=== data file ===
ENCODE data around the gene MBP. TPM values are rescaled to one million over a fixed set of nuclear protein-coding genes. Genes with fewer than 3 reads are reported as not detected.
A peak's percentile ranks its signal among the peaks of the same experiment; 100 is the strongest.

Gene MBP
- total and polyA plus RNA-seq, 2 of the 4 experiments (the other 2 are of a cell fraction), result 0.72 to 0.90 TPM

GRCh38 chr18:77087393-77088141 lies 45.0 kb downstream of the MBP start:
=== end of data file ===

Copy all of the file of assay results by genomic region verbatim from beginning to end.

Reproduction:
ENCODE data around the gene MBP. TPM values are rescaled to one million over a fixed set of nuclear protein-coding genes. Genes with fewer than 3 reads are reported as not detected.
A peak's percentile ranks its signal among the peaks of the same experiment; 100 is the strongest.

Gene MBP
- total and polyA plus RNA-seq, 2 of the 4 experiments (the other 2 are of a cell fraction), result 0.72 to 0.90 TPM

GRCh38 chr18:77087393-77088141 lies 45.0 kb downstream of the MBP start: